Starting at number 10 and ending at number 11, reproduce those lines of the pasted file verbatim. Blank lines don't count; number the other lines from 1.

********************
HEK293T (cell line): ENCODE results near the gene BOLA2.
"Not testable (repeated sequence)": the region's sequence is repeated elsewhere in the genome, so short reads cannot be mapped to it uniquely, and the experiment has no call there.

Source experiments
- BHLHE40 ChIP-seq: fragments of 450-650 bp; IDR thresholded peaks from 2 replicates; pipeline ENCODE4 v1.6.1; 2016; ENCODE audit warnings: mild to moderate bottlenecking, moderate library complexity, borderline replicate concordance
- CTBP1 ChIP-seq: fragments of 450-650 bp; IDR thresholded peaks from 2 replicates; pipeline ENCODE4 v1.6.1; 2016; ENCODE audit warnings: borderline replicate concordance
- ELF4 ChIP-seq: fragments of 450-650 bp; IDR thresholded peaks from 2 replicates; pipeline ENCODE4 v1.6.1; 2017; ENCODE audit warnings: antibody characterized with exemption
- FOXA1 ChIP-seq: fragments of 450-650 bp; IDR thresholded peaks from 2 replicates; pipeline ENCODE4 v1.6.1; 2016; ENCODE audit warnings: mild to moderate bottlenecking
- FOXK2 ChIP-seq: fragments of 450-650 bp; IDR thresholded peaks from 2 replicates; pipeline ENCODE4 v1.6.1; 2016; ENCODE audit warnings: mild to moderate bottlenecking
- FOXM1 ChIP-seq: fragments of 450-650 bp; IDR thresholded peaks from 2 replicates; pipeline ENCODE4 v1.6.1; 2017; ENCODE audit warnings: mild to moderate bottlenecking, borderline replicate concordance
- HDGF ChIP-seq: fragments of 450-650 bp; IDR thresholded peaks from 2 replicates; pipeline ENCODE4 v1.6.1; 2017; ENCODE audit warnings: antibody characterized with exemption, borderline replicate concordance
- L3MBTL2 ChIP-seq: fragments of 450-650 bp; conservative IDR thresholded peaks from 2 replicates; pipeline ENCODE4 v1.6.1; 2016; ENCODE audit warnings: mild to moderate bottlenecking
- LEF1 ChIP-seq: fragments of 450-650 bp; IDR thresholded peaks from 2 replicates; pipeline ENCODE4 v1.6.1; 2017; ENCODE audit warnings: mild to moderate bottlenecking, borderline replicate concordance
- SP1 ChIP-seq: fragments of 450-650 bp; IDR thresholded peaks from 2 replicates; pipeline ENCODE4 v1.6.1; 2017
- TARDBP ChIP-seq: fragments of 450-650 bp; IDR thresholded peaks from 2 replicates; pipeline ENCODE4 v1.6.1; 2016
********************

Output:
- HDGF ChIP-seq: fragments of 450-650 bp; IDR thresholded peaks from 2 replicates; pipeline ENCODE4 v1.6.1; 2017; ENCODE audit warnings: antibody characterized with exemption, borderline replicate concordance
- L3MBTL2 ChIP-seq: fragments of 450-650 bp; conservative IDR thresholded peaks from 2 replicates; pipeline ENCODE4 v1.6.1; 2016; ENCODE audit warnings: mild to moderate bottlenecking